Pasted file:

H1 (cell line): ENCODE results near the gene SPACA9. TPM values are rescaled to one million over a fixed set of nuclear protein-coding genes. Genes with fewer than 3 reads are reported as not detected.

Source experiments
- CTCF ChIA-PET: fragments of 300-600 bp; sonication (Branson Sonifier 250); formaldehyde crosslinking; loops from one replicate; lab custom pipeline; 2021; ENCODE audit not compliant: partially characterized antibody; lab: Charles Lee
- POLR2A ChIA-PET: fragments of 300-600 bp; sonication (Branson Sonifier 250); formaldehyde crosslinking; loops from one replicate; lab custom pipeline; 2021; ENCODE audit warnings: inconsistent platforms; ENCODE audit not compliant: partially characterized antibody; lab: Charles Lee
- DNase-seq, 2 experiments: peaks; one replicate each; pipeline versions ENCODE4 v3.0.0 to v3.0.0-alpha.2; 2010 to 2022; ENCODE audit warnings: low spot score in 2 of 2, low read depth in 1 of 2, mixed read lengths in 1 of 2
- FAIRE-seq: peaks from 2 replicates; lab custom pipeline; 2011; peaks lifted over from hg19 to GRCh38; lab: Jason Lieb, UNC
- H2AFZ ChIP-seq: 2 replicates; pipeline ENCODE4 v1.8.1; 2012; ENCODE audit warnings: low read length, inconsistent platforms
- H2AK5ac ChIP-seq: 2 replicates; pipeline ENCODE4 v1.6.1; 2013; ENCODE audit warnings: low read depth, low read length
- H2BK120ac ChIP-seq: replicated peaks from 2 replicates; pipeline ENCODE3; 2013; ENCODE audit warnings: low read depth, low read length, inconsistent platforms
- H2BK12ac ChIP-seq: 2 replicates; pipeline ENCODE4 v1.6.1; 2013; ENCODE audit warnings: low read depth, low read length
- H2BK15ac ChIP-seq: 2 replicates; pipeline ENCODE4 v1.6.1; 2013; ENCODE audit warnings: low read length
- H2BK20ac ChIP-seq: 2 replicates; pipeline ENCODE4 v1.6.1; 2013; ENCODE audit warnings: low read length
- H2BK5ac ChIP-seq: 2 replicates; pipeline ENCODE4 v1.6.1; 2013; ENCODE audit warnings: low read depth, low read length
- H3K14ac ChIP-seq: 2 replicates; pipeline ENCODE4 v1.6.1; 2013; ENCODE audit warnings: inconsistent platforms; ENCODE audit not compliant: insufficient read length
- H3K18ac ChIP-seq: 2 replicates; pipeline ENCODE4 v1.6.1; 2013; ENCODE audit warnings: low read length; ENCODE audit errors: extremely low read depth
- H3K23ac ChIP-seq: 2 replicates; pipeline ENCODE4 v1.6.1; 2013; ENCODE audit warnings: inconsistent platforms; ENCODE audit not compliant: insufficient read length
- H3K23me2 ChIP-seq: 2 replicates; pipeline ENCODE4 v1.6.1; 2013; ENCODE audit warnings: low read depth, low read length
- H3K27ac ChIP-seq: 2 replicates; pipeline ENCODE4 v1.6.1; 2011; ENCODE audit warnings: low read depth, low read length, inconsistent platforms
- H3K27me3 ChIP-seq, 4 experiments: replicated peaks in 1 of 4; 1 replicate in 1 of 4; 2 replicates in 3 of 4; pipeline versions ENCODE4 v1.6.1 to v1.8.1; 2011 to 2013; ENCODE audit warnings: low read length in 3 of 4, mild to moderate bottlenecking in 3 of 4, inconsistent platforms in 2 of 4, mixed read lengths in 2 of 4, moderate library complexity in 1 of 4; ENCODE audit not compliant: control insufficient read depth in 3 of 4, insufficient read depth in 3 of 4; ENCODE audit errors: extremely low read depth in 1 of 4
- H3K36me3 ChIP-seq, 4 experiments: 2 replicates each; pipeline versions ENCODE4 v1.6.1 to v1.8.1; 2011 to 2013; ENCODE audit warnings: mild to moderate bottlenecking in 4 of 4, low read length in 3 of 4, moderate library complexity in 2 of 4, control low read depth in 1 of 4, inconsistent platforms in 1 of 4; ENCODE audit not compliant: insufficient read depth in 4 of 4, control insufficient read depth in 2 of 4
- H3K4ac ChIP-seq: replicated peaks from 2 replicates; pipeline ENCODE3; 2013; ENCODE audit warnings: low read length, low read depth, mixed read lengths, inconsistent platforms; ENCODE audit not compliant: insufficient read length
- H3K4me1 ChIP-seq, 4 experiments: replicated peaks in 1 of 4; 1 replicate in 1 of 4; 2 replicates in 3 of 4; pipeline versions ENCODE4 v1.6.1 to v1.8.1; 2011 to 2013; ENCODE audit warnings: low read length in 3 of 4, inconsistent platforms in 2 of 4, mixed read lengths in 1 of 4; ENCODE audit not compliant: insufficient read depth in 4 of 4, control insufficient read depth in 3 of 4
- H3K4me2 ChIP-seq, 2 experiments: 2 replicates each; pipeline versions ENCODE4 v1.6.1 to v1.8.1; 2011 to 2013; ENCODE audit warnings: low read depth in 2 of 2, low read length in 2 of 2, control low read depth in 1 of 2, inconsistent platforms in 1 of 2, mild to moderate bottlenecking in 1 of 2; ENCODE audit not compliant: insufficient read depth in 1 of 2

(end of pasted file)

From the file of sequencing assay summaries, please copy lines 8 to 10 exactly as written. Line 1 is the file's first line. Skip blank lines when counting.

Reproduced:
- H2AK5ac ChIP-seq: 2 replicates; pipeline ENCODE4 v1.6.1; 2013; ENCODE audit warnings: low read depth, low read length
- H2BK120ac ChIP-seq: replicated peaks from 2 replicates; pipeline ENCODE3; 2013; ENCODE audit warnings: low read depth, low read length, inconsistent platforms
- H2BK12ac ChIP-seq: 2 replicates; pipeline ENCODE4 v1.6.1; 2013; ENCODE audit warnings: low read depth, low read length